Learning From Our Children
Shalia Gupta’s story written by Clarissa Bowers
Shalia is 80 years old
When I was a child growing up in India, I was taught that when an adult came to your door, you welcomed them in and offered them a seat. It was a sign of respect.
At age seven, a man came to the door and I welcomed him in just as I had been taught. When my father entered the room, the man immediately rose to his feet to greet my father. As I watched from the corner of the room, I couldn’t help but wonder why the man kept standing until my father asked him to be seated.
In that moment, I had this twinge, this uncomfortable feeling deep inside me. I had asked someone from another walk of life, someone that I should have known was “different” in the eyes of my culture, to sit down in my family’s home. All at once, I felt the embarrassment that comes from the unknown. I didn’t know why it was wrong but I felt a deep rooted acknowledgment that there was a difference between the two of us, yet it was so undefined
As I reflect on this and the way bias was formed in such an innocent mind; I realize that all biases whether it be social, class, cast, or race are learned behavior. Most importantly, I have realized that what is learned can be unlearned. We, as humans, are not as strong or complete as we would like to think, and by stopping our vulnerabilities from being shown, we let fear become a cancer that grows from within.
One of my fondest childhood memories was learning to knit from our kind and loving neighbor, a Muslim woman.. As I was Hindu, I was not allowed to partake in their family meals but that did not stop her from welcoming me into her home. You see, India was and is a land of gentle and gracious people but in the late 1940’s partition tore through our country, Hindu- Muslim migration created dividing lines that were fueled by rage and hate. Helpless men became devils and blood saturated both India and Pakistan; but even throughout these trials, the bonds of friendship survived.
When I was just 10 years old, I awoke one morning to see our neighbors gone. Despite the risks it posed to my family, I later came to know that my father had helped them to escape to safety when the risk became too great for them to stay in our neighborhood. In the darkest hours, people still helped each other because we were people, not because we were one religion or another. If in that moment we were able to erase bias, why should it be any different now, living in a country with hundreds of different nationalities and religions all poured into one? Somehow and somewhere racism finds and takes root here, but why?
For me, I believe that racism or any discrimination grows because we are ignorant and we cocoon ourselves out of fear when we should instead be asking and educating. It is difficult for us as adults to break away from these cocoons but luckily we have the ultimate resource available to help us overcome. Children are the ultimate resource in combatting this ignorance.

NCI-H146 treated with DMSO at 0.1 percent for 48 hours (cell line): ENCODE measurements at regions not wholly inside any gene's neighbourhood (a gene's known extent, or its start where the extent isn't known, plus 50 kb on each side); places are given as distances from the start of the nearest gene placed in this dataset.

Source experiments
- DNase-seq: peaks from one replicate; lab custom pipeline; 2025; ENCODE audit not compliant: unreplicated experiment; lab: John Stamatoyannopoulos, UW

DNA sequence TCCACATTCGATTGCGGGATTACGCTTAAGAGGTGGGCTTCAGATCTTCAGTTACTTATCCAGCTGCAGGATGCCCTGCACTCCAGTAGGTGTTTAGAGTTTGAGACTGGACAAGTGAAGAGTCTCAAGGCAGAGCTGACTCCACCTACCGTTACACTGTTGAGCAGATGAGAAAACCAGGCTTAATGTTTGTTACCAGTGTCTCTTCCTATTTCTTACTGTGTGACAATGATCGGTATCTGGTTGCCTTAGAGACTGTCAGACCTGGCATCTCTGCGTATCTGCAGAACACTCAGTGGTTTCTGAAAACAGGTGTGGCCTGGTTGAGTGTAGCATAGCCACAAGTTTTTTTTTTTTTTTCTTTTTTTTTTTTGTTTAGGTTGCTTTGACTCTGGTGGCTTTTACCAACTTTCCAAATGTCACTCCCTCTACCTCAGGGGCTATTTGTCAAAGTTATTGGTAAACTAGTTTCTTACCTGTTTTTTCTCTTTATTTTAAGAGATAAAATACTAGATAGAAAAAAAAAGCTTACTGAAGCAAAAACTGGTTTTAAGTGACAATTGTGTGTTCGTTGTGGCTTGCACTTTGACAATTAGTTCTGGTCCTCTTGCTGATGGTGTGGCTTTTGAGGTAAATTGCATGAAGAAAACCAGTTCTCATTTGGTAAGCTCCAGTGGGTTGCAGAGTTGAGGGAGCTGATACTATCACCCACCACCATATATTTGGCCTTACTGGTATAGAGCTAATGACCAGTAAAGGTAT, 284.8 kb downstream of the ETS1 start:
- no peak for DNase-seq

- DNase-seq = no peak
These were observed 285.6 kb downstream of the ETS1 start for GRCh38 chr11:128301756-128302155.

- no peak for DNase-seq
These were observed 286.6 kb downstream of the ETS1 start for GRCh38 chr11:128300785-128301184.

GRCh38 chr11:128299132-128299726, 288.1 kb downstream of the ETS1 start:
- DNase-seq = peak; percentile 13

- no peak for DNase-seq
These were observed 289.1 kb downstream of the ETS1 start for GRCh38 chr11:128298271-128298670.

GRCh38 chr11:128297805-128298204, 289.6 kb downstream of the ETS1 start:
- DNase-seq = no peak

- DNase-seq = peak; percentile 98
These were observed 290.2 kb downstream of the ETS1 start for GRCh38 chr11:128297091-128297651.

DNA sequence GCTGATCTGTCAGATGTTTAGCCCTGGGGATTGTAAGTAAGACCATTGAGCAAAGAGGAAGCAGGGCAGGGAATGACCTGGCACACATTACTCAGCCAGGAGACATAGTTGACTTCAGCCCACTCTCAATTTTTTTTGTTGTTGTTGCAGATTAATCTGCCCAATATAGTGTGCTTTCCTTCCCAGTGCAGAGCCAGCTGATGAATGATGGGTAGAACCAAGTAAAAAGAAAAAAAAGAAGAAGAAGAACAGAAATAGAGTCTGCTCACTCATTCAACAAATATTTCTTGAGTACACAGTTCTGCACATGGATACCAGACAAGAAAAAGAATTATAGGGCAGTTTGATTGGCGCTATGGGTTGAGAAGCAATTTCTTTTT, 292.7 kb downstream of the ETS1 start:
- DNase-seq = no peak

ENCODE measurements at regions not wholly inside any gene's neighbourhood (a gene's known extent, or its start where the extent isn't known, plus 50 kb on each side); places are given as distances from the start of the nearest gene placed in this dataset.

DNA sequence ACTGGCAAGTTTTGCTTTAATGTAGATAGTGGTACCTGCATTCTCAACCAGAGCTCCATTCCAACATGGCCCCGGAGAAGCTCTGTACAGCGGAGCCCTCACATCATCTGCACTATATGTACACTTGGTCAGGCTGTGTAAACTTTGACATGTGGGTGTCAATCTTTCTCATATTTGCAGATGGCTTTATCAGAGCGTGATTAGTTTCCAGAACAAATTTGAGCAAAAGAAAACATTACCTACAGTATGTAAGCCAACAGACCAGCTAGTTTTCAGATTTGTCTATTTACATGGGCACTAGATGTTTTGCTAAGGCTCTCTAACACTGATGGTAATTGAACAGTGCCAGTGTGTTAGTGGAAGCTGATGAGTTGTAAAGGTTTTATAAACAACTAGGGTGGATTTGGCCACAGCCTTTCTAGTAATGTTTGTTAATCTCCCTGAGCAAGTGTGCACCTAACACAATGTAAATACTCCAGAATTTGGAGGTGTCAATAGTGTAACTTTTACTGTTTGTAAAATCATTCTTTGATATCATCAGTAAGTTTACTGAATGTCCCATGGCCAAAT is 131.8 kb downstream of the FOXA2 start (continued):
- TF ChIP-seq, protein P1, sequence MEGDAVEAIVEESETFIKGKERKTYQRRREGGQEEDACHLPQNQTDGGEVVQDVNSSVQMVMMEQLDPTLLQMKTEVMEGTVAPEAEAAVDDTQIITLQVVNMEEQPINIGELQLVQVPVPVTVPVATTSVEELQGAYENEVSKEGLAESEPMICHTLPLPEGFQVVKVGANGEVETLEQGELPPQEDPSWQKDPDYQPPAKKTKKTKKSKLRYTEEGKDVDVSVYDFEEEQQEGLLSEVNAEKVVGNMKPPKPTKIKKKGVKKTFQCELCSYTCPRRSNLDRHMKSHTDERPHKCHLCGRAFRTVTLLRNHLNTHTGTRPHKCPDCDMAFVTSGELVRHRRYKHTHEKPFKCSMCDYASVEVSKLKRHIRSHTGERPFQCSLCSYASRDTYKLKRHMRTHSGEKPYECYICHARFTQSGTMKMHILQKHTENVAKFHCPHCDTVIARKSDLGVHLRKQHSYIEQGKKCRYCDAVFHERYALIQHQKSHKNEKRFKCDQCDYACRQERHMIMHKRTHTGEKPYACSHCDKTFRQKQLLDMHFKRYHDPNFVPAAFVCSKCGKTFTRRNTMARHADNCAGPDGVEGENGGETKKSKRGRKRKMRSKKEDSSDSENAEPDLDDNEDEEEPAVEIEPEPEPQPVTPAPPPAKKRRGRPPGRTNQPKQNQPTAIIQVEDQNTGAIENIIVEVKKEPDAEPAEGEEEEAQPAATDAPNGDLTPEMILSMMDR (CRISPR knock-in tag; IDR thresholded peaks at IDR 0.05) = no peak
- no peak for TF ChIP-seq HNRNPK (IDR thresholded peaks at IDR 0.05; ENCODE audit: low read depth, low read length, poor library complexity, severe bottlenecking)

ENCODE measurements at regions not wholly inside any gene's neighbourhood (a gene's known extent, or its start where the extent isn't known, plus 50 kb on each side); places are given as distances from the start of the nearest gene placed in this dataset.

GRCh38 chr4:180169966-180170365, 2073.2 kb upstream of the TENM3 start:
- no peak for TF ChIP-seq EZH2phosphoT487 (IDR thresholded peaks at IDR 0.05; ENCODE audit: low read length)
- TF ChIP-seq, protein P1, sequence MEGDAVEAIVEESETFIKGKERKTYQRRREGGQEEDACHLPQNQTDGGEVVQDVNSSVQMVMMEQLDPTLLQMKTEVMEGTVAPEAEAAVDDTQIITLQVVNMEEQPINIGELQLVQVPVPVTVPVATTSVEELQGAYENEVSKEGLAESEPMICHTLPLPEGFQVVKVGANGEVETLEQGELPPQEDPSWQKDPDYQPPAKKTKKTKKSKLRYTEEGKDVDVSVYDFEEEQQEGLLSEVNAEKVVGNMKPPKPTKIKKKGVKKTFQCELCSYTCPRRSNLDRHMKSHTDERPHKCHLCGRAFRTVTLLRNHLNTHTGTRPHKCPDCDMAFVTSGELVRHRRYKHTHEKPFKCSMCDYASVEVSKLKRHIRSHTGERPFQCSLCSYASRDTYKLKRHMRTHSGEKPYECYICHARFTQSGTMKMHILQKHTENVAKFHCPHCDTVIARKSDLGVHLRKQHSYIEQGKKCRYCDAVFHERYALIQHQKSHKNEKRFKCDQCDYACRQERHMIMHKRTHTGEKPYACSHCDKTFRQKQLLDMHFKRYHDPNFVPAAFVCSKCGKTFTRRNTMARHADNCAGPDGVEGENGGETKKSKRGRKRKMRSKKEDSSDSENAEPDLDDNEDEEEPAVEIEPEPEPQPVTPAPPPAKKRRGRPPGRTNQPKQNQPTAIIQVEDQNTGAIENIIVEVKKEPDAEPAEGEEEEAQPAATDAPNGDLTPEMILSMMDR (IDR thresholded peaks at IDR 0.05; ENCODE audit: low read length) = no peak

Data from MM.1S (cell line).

I have come to find that if I am at a grocery store, curiosity will always win over in an interaction with a child. If there is a toddler or a child standing with their mother or sitting on their lap, they will look at bindi–a decorative mark worn in the middle of the forehead by Indian women, and say “Do you have an ouchie?” or they will reach out to touch it. Children want to know. They want to learn, and I want to share. But, the embarrassments from parents who are conditioned to fear cultural embarrassment quickly stifle their child’s curiosity. In those moments, they are telling the child not to touch and not to ask and suddenly the child learns that for some reason, I am different.
Years ago I discovered a beautiful quote that spoke to our need to grow outside of our own comfort, it said, “A ship is safe in harbor, but that’s not what ships are for.” Sure, life is safe in your own little cocoon, never questioning your bias or getting out so you may be exposed to the world’s biases. But, that is not what this life is for. Life is meant to be lived, to be experienced, and to be shaped by it. As you grow, of course there are challenges. There will be rocks and hidden cliffs in your ship’s path, but you will learn to navigate and you will grow stronger because of it.
When I first came to the United States, I was faced with one of the most curious experiences I had ever had with a child. While out in the common area of our university housing, a young girl asked me if I was a witch. I, of course, responded that I was not. She thought for a moment and then asked if I was a Queen. Again, I smiled and said no. Her final line of questioning asked if I was a fairy. As I said no for the final time, the child looked at me and ran away. It was as though she couldn’t see the similarities between her and I, so she assumed they did not exist.
These moments are not uncommon and if you have ever walked into a room where you are the minority, you know what it feels like to be me, to be Indian in a community of white faces. You can sense it when everyone wants to look at you and to stare whether it’s at a grocery store, the funeral of a close friend, or at a social gala. In that moment you have to make a choice, and I for one have chosen to live and to educate. You have to be willing to know. Be willing to be embarrassed and most importantly, be willing to grow.